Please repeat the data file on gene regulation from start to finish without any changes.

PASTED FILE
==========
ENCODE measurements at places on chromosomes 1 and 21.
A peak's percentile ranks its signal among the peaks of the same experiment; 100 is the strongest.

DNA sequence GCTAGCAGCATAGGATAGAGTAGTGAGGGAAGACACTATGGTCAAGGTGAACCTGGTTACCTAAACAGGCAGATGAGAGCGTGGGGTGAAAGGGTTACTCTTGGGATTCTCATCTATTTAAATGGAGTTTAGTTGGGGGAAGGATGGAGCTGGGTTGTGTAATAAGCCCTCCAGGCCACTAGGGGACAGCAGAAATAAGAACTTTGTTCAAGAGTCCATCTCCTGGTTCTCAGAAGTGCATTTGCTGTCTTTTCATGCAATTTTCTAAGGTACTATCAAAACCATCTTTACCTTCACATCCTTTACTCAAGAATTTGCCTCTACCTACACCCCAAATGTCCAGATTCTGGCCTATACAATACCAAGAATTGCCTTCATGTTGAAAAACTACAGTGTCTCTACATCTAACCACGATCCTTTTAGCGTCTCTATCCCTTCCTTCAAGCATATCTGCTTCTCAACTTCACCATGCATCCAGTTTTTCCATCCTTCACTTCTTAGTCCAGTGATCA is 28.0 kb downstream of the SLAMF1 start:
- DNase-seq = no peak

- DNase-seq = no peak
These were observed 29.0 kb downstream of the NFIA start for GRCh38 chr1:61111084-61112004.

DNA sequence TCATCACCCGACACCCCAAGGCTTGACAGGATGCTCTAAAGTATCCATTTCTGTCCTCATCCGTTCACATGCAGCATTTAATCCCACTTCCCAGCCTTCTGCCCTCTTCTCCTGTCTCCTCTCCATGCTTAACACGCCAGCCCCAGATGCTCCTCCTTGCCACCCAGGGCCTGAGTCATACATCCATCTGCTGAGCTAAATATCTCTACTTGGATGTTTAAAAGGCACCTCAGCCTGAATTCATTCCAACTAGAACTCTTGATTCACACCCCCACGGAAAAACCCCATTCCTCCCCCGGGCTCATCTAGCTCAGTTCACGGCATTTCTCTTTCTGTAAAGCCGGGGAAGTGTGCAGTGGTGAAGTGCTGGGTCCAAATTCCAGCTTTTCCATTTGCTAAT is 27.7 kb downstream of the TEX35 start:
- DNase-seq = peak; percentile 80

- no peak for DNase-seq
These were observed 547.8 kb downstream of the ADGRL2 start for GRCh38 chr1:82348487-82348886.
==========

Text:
ENCODE measurements at places on chromosomes 1 and 21.
A peak's percentile ranks its signal among the peaks of the same experiment; 100 is the strongest.

DNA sequence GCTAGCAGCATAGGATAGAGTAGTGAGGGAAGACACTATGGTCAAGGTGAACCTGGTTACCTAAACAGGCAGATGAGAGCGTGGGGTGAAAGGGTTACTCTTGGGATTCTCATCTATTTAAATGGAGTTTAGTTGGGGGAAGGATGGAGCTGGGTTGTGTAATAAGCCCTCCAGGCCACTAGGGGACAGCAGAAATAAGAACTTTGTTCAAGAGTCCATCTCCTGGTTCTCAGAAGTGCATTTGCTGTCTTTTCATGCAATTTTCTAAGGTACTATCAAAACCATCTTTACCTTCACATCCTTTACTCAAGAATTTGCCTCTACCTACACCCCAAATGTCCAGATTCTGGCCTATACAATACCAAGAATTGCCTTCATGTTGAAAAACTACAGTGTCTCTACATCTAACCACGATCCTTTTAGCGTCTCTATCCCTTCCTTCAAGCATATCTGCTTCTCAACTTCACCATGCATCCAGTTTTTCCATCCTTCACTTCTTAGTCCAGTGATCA is 28.0 kb downstream of the SLAMF1 start:
- DNase-seq = no peak

- DNase-seq = no peak
These were observed 29.0 kb downstream of the NFIA start for GRCh38 chr1:61111084-61112004.

DNA sequence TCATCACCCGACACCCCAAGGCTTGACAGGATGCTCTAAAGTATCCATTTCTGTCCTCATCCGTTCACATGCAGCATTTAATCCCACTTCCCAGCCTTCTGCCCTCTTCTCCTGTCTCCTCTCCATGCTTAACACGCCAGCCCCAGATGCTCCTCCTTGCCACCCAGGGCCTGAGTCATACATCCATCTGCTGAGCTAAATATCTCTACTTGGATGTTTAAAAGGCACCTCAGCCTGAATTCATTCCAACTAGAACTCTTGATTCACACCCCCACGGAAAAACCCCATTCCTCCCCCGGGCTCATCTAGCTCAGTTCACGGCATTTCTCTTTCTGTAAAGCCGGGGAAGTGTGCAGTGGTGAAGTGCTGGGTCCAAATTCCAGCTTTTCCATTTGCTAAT is 27.7 kb downstream of the TEX35 start:
- DNase-seq = peak; percentile 80

- no peak for DNase-seq
These were observed 547.8 kb downstream of the ADGRL2 start for GRCh38 chr1:82348487-82348886.